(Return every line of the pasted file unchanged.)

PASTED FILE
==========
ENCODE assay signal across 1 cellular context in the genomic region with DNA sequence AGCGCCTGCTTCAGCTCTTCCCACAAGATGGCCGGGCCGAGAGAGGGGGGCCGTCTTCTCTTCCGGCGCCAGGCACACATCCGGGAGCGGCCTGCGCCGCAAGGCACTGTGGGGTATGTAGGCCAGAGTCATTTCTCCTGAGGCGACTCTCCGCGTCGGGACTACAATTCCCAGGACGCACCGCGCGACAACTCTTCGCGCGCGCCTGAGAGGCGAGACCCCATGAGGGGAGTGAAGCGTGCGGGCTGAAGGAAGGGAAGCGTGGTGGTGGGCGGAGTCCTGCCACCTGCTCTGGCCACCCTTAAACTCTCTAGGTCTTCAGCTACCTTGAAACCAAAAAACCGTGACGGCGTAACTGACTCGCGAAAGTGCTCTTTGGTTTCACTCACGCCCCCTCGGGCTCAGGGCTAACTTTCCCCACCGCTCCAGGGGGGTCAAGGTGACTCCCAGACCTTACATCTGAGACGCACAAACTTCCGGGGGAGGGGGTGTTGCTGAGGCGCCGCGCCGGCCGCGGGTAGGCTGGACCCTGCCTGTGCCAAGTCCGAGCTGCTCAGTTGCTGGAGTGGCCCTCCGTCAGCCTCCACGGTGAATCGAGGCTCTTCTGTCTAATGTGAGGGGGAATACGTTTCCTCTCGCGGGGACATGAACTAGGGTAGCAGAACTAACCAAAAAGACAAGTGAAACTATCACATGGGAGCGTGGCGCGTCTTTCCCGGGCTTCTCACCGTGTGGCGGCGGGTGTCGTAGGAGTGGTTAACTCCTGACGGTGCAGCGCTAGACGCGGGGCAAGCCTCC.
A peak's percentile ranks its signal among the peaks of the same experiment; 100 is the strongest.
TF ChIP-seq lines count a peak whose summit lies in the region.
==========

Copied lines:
ENCODE assay signal across 1 cellular context in the genomic region with DNA sequence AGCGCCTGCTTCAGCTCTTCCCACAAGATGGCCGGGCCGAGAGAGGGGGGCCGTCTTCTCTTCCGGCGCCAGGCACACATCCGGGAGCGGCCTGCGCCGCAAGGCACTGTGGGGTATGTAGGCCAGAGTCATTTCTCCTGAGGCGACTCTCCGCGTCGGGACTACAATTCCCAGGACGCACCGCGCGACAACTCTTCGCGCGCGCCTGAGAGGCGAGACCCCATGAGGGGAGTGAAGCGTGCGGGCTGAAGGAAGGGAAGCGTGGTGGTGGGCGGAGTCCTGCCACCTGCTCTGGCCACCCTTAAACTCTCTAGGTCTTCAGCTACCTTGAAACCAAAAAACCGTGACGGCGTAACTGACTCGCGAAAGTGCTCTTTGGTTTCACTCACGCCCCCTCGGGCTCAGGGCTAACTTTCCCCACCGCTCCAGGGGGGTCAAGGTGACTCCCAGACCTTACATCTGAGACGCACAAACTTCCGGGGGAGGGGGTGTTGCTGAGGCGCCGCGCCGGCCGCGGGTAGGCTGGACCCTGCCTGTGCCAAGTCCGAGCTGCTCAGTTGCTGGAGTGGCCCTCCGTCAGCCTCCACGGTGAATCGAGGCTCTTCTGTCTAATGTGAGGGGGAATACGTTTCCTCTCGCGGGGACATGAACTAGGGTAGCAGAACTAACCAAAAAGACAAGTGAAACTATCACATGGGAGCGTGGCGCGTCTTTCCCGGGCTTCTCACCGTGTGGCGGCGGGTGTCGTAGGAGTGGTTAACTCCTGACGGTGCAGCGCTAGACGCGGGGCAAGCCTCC.
A peak's percentile ranks its signal among the peaks of the same experiment; 100 is the strongest.
TF ChIP-seq lines count a peak whose summit lies in the region.